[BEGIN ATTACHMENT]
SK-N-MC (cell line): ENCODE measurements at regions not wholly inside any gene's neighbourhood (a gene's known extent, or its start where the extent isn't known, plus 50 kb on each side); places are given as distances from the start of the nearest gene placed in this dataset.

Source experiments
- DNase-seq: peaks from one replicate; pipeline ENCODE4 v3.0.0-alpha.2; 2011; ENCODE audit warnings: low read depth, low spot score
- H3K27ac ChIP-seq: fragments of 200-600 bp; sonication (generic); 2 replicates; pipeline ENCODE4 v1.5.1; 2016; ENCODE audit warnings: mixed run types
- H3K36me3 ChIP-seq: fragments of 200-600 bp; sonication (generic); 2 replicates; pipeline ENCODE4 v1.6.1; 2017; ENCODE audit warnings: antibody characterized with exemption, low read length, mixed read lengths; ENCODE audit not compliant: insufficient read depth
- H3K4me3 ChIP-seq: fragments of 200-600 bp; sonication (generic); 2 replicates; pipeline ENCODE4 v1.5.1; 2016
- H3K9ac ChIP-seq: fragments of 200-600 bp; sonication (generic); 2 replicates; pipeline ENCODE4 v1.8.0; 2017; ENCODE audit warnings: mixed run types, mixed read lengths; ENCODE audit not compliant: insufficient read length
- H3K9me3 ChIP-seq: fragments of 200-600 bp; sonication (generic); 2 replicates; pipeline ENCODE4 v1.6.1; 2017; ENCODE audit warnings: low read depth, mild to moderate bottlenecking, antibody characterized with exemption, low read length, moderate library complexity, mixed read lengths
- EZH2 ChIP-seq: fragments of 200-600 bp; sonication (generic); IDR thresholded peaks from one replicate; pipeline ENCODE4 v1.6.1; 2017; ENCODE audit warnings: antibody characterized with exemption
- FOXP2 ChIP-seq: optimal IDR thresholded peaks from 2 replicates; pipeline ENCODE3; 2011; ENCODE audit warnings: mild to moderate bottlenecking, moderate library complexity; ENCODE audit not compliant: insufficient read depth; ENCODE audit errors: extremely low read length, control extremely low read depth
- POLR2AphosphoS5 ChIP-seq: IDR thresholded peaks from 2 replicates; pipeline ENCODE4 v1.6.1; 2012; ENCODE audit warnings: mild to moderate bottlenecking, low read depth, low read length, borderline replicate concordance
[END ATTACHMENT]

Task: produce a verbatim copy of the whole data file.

SK-N-MC (cell line): ENCODE measurements at regions not wholly inside any gene's neighbourhood (a gene's known extent, or its start where the extent isn't known, plus 50 kb on each side); places are given as distances from the start of the nearest gene placed in this dataset.

Source experiments
- DNase-seq: peaks from one replicate; pipeline ENCODE4 v3.0.0-alpha.2; 2011; ENCODE audit warnings: low read depth, low spot score
- H3K27ac ChIP-seq: fragments of 200-600 bp; sonication (generic); 2 replicates; pipeline ENCODE4 v1.5.1; 2016; ENCODE audit warnings: mixed run types
- H3K36me3 ChIP-seq: fragments of 200-600 bp; sonication (generic); 2 replicates; pipeline ENCODE4 v1.6.1; 2017; ENCODE audit warnings: antibody characterized with exemption, low read length, mixed read lengths; ENCODE audit not compliant: insufficient read depth
- H3K4me3 ChIP-seq: fragments of 200-600 bp; sonication (generic); 2 replicates; pipeline ENCODE4 v1.5.1; 2016
- H3K9ac ChIP-seq: fragments of 200-600 bp; sonication (generic); 2 replicates; pipeline ENCODE4 v1.8.0; 2017; ENCODE audit warnings: mixed run types, mixed read lengths; ENCODE audit not compliant: insufficient read length
- H3K9me3 ChIP-seq: fragments of 200-600 bp; sonication (generic); 2 replicates; pipeline ENCODE4 v1.6.1; 2017; ENCODE audit warnings: low read depth, mild to moderate bottlenecking, antibody characterized with exemption, low read length, moderate library complexity, mixed read lengths
- EZH2 ChIP-seq: fragments of 200-600 bp; sonication (generic); IDR thresholded peaks from one replicate; pipeline ENCODE4 v1.6.1; 2017; ENCODE audit warnings: antibody characterized with exemption
- FOXP2 ChIP-seq: optimal IDR thresholded peaks from 2 replicates; pipeline ENCODE3; 2011; ENCODE audit warnings: mild to moderate bottlenecking, moderate library complexity; ENCODE audit not compliant: insufficient read depth; ENCODE audit errors: extremely low read length, control extremely low read depth
- POLR2AphosphoS5 ChIP-seq: IDR thresholded peaks from 2 replicates; pipeline ENCODE4 v1.6.1; 2012; ENCODE audit warnings: mild to moderate bottlenecking, low read depth, low read length, borderline replicate concordance